Sunni ISIS Lashes Out at Shiite Iran

As terrorist group loses ground, ancient conflict manifests itself in modern warfare

An Iranian policeman holds a weapon as he stands by a window at the Iranian parliament on June 7, 2017 during an attack on the complex. OMID VAHABZADEH/AFP/Getty Images

ISIS claimed responsibility for the double terror attacks in Teheran, Iran. Iran, however, blamed Saudi Arabia for the attacks, which killed 14 of their citizens and wounded dozens of others.

Iran is not a fan of Saudi Arabia. They have blamed the Saudis, along with the United States and Israel, for the creation of ISIS. In Iran’s mind, that triumvirate—Saudi Arabia, the United States and Israel—created ISIS in order to destabilize their region.

Of course, Iran is wrong, but being wrong does not stop it from promoting lies as facts.

Iran knows that ISIS is gunning for it, literally and figuratively. Iranian officials have made public statements about how they were anticipating ISIS strikes against their country. They also know that these attacks were not merely another element in the usual conflict between Sunnis and Shiites, the sectarian conflict on steroids devouring large swaths of the Arab world. These attacks were perpetrated by Iranians who joined ISIS.

Ali Shamkhani, secretary of the Supreme National Security Council of Iran, said that the alliance between Iran, Russia, the Syrian regime, Iraq and Hezbollah isn’t temporary. He said, “ISIS will change the geography of its operations from Syria and Iraq and will move to other places.” Iranians think they know why.

Iran is convinced that ISIS has a serious motivating factor for attacking them. The Iranian logic goes like this: ISIS is now losing its control in its long-held areas in Iraq and Syria, so they need to exert influence in other ways and in other places.

The Iranians have a point.

ISIS’ primary goals are to continue to gain recruits and impose their vision and influence on Islamic lands and societies. ISIS has concluded that the best way to accomplish those goals is through terror.

In other words, there is an equation at work. The more ground and cities ISIS loses, the more likely they will be to increase their acts of terror. The highest priority targets of ISIS terror are Iran and the West. Then comes other Sunni areas, which ISIS considers easy prey.

The conflict between Shiite and Sunni Muslims dates back to the death of Mohammed. The conflict revolved around the question of upon whom the great legacy of the Prophet Mohammed would be bestowed. There were those who believed that succession should follow the blood line—they were the Shiites. Sunnis believed that the best successor for Mohammed would be his best student.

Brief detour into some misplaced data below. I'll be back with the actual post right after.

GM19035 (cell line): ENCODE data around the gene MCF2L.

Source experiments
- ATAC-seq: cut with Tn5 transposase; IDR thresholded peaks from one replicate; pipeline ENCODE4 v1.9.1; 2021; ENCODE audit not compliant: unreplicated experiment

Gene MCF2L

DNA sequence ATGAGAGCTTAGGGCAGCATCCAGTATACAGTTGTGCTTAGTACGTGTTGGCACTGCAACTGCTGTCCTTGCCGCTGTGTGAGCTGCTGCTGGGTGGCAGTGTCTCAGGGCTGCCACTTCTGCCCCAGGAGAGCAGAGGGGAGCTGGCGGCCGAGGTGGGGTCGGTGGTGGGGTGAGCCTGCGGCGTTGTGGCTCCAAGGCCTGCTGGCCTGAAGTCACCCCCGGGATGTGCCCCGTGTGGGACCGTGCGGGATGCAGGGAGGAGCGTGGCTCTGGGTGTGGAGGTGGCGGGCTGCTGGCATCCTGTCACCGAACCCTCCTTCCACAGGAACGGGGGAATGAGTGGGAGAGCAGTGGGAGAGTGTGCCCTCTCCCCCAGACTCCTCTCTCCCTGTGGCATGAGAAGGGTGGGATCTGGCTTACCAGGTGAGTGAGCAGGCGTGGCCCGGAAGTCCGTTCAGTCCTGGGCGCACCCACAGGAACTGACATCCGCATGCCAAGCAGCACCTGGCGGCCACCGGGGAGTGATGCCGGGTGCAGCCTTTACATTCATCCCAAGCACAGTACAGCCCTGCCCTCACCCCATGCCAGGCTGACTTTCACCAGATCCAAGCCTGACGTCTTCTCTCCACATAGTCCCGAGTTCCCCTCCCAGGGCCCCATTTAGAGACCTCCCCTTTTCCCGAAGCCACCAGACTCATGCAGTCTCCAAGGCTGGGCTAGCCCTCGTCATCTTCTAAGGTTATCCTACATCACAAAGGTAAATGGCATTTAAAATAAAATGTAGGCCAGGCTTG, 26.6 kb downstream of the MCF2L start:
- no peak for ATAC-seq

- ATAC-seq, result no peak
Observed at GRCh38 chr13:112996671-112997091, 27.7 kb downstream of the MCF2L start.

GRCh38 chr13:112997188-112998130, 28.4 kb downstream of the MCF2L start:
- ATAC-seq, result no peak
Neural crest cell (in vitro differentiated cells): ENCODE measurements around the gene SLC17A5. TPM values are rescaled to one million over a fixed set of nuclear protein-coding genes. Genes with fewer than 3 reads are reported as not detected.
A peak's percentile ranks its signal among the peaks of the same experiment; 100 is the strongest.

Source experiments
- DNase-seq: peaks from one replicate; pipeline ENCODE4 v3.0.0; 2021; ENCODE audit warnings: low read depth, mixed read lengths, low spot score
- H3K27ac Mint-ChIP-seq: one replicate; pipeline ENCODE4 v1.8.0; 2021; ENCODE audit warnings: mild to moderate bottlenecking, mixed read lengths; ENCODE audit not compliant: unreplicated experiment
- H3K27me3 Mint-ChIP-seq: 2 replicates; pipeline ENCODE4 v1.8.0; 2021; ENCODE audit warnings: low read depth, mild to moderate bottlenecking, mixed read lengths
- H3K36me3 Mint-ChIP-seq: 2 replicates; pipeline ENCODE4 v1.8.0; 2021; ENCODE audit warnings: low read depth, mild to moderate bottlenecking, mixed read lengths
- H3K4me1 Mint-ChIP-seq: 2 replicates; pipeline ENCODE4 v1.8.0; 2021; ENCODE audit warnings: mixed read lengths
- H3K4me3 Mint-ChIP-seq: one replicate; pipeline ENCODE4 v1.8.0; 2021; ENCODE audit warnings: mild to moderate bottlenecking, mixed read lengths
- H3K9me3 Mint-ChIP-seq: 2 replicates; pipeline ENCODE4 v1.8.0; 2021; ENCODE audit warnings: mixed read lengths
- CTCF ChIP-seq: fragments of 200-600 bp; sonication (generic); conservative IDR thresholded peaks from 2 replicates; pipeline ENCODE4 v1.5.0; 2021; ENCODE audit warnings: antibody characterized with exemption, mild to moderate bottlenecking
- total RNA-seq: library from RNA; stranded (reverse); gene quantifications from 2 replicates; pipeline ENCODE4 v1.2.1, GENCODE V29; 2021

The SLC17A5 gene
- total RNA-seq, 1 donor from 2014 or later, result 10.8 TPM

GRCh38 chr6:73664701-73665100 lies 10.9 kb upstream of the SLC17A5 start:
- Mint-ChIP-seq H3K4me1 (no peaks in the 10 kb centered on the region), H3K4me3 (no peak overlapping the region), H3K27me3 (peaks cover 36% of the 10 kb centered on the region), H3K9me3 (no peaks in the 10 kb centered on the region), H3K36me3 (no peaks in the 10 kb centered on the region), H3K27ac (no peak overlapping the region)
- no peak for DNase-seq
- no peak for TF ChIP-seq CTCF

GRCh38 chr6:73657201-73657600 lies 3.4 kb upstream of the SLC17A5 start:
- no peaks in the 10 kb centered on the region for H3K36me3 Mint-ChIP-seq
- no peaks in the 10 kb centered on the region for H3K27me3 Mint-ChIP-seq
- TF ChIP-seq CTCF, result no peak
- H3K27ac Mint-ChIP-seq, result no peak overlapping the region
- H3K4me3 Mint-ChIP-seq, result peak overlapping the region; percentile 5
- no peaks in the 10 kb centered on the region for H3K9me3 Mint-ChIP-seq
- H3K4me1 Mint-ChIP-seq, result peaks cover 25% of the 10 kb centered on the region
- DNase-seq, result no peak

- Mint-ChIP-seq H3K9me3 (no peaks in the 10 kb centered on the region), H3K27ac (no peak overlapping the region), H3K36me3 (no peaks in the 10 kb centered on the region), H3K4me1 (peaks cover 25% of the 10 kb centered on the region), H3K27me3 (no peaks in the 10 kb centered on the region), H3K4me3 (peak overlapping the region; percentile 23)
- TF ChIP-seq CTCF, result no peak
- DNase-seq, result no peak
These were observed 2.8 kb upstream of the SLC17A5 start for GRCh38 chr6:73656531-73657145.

From that point onward, there has been a schism and conflict between Shiites and Sunnis. Massacres and blood baths have long been the cornerstones of the conflict. Each sees the other as heretics, and in their world, it is far worse to be a heretic than to be a non-believer. Shiites were persecuted by Sunnis and both were allowed to kill the other with impunity.

In the present day, Sunni ISIS observes Shiites in the region and has concluded that Shiites have expanded their role in the recent past. In response, ISIS expands its role to check Shiite power grabs.

But not everything is working according their plan. There has been an essential shift in ISIS’ power over the past four months. ISIS is starting to lose battles. Instead of more and more areas falling into ISIS hands the way they used to, whole regions are falling under Iranian Shiite control. Syria, Lebanon and Iraq—all Shiites—have strong positions and are exerting control and influence.

Together with the Russians, Iran has propped up Assad in Syria. Iran has a massive loyal Shiite militia in Iraq. Hezbollah is fighting to keep Assad in power while also maintaining a strong presence in Lebanon, especially southern Lebanon.

So, ISIS is attacking Iran. They selected two highly visible and symbolic locations as their targets: the Iranian Parliament and the mausoleum of the Ayatollah Khomeini, the founder of the Iranian revolution. Khomeini was the power in front of and behind the ousting of the Shah of Iran, which led to the creation of the new Islamic Republic of Iran.

These were not easy targets to penetrate; they are heavily guarded. ISIS attacked the heart and soul of Iran. To have chosen lesser targets would mean watering down their message. ISIS needed these attacks in order to reinvigorate their mission and gain back momentum.

This was a huge victory for ISIS.

Expect more ISIS terror in Iran and in the region. ISIS is not just about Western targets in London, Paris and Brussels. As much as they hate the West, ISIS circa Summer of 2017 is even more committed to attacking Shiites targets than Western targets.

Micah Halpern is a political and foreign affairs commentator, author the “The Micah Report,” online and host of the weekly TV show “Thinking Out Loud w Micah Halpern.” follow him on twitter: @MicahHalpern